More information

For further advice on medicated grit use and monitoring of strongyle worms and worm eggs, please contact:

Game & Wildlife Conservation Trust Upland Research Group,
Eggleston Coach House,
Eggleston Hall,
Barnard Castle,
Co. Durham,
DL12 0AG

Tel: 01833 651936


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A PDF copy of these guidelines is available to download.

Assessing grouse for worms

Performing a worm countBefore commencing parasite management, it is important to know what levels of worms are present in grouse. Strongyle worms should be counted from a sample of 20 adult grouse randomly selected from those shot, preferably in August and again at the end of the shooting season.

Worm counts can either be done by estate staff, once trained by the GWCT, or the guts from those grouse selected can be delivered (or posted using a bio-bottle) to GWCT offices and we will do them for you. As a rough guide, we know from previous research that more than an average of 2,000 worms per adult grouse can severely impact on productivity and survival. It is the spread of individual worm values across the measured sample, guided by the average, that will help steer decisions on whether medicated grit is required to control worm parasites. Importantly, these count results should be discussed with your vet when asking for a medicate grit prescription.

Mean infestations above 500-750 worms per adult bird in early autumn may require the use of medicated grit through the winter before the next breeding season. The relationship between autumn worm counts and those in the following spring can however be highly variable and difficult to accurately predict. Larval pick-up in the intervening period will be strongly influenced by winter weather; mild and wet weather being good for worm larval survival and subsequent pick-up by foraging grouse.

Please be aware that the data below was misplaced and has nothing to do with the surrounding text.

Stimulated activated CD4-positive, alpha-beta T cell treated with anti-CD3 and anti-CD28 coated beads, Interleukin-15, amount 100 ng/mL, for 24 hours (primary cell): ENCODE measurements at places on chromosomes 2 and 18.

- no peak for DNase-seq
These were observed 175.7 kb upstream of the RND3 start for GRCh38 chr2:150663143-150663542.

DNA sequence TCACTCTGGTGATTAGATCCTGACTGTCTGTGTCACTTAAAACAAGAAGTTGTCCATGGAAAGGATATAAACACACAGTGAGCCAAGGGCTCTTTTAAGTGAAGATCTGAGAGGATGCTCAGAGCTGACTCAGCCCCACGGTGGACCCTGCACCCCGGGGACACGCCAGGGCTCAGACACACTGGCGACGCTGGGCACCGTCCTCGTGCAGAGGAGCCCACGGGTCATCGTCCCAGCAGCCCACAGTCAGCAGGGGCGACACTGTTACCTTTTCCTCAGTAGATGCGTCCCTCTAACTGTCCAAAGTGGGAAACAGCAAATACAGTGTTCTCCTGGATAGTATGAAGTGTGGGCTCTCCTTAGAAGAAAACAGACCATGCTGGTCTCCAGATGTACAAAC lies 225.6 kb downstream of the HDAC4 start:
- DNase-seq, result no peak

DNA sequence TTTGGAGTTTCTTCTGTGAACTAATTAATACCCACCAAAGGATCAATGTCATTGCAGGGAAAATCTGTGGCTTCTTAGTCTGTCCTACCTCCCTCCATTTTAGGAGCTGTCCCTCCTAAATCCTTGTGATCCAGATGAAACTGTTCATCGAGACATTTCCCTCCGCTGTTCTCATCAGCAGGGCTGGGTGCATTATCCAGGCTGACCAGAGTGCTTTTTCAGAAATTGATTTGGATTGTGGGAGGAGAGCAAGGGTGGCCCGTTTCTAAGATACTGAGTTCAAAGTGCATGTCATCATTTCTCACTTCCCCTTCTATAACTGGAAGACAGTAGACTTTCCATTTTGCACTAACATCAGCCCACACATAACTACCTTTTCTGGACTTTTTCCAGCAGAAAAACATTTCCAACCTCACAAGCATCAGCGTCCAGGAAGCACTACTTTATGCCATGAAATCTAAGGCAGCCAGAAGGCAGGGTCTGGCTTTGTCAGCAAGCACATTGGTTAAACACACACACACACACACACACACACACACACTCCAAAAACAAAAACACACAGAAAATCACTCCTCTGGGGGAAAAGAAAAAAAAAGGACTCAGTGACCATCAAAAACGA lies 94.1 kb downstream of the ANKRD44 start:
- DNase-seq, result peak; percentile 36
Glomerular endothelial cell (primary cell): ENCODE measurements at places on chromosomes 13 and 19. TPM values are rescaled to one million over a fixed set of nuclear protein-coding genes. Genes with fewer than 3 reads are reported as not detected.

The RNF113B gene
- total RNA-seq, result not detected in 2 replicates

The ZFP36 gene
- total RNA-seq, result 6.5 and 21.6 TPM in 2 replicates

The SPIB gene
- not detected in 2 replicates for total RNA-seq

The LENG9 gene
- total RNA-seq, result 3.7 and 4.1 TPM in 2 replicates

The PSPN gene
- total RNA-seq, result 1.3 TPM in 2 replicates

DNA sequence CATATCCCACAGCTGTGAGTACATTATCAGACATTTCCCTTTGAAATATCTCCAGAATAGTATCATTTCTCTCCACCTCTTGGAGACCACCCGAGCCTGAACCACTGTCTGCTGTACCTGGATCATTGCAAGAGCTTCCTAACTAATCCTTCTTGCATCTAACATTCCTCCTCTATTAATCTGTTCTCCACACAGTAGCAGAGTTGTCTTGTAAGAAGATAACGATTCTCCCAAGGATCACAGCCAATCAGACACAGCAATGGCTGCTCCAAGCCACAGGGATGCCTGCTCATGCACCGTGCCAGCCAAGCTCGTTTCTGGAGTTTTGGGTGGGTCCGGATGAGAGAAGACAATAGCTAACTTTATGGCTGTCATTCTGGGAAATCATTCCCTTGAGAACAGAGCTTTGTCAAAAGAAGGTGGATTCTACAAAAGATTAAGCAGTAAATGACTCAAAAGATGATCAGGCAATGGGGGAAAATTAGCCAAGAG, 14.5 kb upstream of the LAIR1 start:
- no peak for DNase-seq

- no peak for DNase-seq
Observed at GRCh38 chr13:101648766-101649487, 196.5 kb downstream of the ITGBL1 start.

If late-autumn worms counts are still not sufficiently high to merit using medication, then we recommend further sampling. This should be done in late winter, but this time through counting worm eggs in freshly gathered grouse caecal pats. Strongyle eggs are passed out in the chocolate-mouse type caecal droppings, which are produced every night whilst grouse are at roost.

The following criteria are import when collecting caecal samples:

  • Only collect fresh caecal material. Those pats with hard dry skins should not be collected.
  • Ideally 48 hours of frost-free conditions are required before collection of caecal.
  • Only the viscus brown “chocolate mousse” type material should be collected, avoid contamination with fibrous droppings.
  • Store one sample per polythene bag, insert hand into bag, collect caecal, turn bag inside out and tie top of the bag.Try to keep the sample together ideally in the corner of the bag.
  • Label each bag clearly, with date/moor/beat/drive/reference number.
  • Store samples in cool conditions such as in a fridge. Do not keep in heated vehicle or in direct sunlight. Do not freeze them.
  • Deliver samples to the GWCT (or a vet who conducts this service) quickly, either in person during office hours or, prior to collection, ask us for a “Bio bottle” and send to us by overnight postal delivery.
  • Aim for samples to always be delivered to GWCT or a vet within 48 hours of collection.

From the number of eggs counted, the approximate worm burden in the bird can be calculated. We and others have carefully calibrated worm egg counts with those of adult worms from the same grouse at different times of year and different parasite intensities. GWCT or your vet can do these egg counts and let you know the approximate adult worm equivalent.

By using egg counts to monitor parasite intensity frequently, more informed decisions can be made over the necessity of using medicated grit. Ultimately, this may be of critically high importance as repeated over-exposure of worms to flubendazole is likely to cause resistance to the drug amongst the worms.

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✓ History of disease
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